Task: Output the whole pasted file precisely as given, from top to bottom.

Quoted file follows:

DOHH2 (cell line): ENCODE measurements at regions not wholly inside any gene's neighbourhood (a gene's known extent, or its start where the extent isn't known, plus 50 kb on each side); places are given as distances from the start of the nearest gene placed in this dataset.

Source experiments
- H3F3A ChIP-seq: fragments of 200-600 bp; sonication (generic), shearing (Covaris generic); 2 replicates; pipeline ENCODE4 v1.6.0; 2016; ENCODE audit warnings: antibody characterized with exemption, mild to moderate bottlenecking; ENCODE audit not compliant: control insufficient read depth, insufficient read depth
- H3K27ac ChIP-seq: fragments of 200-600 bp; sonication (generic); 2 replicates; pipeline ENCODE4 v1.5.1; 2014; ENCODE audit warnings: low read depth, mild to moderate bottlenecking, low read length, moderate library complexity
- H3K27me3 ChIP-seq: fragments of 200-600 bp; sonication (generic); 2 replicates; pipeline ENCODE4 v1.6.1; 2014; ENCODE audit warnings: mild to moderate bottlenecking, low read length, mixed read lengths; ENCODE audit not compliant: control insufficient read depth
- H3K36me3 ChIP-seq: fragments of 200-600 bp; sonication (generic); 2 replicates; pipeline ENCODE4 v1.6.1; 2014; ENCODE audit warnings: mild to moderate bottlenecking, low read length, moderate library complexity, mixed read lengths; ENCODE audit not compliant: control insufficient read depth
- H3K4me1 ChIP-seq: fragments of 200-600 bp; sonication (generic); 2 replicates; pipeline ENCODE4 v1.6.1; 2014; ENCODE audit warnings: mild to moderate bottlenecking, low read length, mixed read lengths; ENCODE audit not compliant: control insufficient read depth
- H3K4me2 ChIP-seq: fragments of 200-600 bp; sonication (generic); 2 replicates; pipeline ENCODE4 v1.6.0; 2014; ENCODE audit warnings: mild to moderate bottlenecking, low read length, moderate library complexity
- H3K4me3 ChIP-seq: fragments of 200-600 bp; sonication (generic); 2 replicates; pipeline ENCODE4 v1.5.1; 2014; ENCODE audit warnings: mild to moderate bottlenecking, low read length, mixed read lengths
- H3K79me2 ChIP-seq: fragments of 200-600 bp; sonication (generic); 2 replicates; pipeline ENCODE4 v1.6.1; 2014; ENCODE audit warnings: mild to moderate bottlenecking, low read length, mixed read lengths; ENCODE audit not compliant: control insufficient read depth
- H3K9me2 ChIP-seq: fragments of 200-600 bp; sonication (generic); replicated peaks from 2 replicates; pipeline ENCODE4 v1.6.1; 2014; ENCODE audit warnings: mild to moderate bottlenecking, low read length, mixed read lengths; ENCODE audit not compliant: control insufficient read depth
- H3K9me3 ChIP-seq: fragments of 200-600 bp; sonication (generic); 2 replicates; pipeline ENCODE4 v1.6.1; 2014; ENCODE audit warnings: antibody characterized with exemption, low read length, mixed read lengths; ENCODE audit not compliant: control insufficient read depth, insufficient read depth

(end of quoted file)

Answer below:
DOHH2 (cell line): ENCODE measurements at regions not wholly inside any gene's neighbourhood (a gene's known extent, or its start where the extent isn't known, plus 50 kb on each side); places are given as distances from the start of the nearest gene placed in this dataset.

Source experiments
- H3F3A ChIP-seq: fragments of 200-600 bp; sonication (generic), shearing (Covaris generic); 2 replicates; pipeline ENCODE4 v1.6.0; 2016; ENCODE audit warnings: antibody characterized with exemption, mild to moderate bottlenecking; ENCODE audit not compliant: control insufficient read depth, insufficient read depth
- H3K27ac ChIP-seq: fragments of 200-600 bp; sonication (generic); 2 replicates; pipeline ENCODE4 v1.5.1; 2014; ENCODE audit warnings: low read depth, mild to moderate bottlenecking, low read length, moderate library complexity
- H3K27me3 ChIP-seq: fragments of 200-600 bp; sonication (generic); 2 replicates; pipeline ENCODE4 v1.6.1; 2014; ENCODE audit warnings: mild to moderate bottlenecking, low read length, mixed read lengths; ENCODE audit not compliant: control insufficient read depth
- H3K36me3 ChIP-seq: fragments of 200-600 bp; sonication (generic); 2 replicates; pipeline ENCODE4 v1.6.1; 2014; ENCODE audit warnings: mild to moderate bottlenecking, low read length, moderate library complexity, mixed read lengths; ENCODE audit not compliant: control insufficient read depth
- H3K4me1 ChIP-seq: fragments of 200-600 bp; sonication (generic); 2 replicates; pipeline ENCODE4 v1.6.1; 2014; ENCODE audit warnings: mild to moderate bottlenecking, low read length, mixed read lengths; ENCODE audit not compliant: control insufficient read depth
- H3K4me2 ChIP-seq: fragments of 200-600 bp; sonication (generic); 2 replicates; pipeline ENCODE4 v1.6.0; 2014; ENCODE audit warnings: mild to moderate bottlenecking, low read length, moderate library complexity
- H3K4me3 ChIP-seq: fragments of 200-600 bp; sonication (generic); 2 replicates; pipeline ENCODE4 v1.5.1; 2014; ENCODE audit warnings: mild to moderate bottlenecking, low read length, mixed read lengths
- H3K79me2 ChIP-seq: fragments of 200-600 bp; sonication (generic); 2 replicates; pipeline ENCODE4 v1.6.1; 2014; ENCODE audit warnings: mild to moderate bottlenecking, low read length, mixed read lengths; ENCODE audit not compliant: control insufficient read depth
- H3K9me2 ChIP-seq: fragments of 200-600 bp; sonication (generic); replicated peaks from 2 replicates; pipeline ENCODE4 v1.6.1; 2014; ENCODE audit warnings: mild to moderate bottlenecking, low read length, mixed read lengths; ENCODE audit not compliant: control insufficient read depth
- H3K9me3 ChIP-seq: fragments of 200-600 bp; sonication (generic); 2 replicates; pipeline ENCODE4 v1.6.1; 2014; ENCODE audit warnings: antibody characterized with exemption, low read length, mixed read lengths; ENCODE audit not compliant: control insufficient read depth, insufficient read depth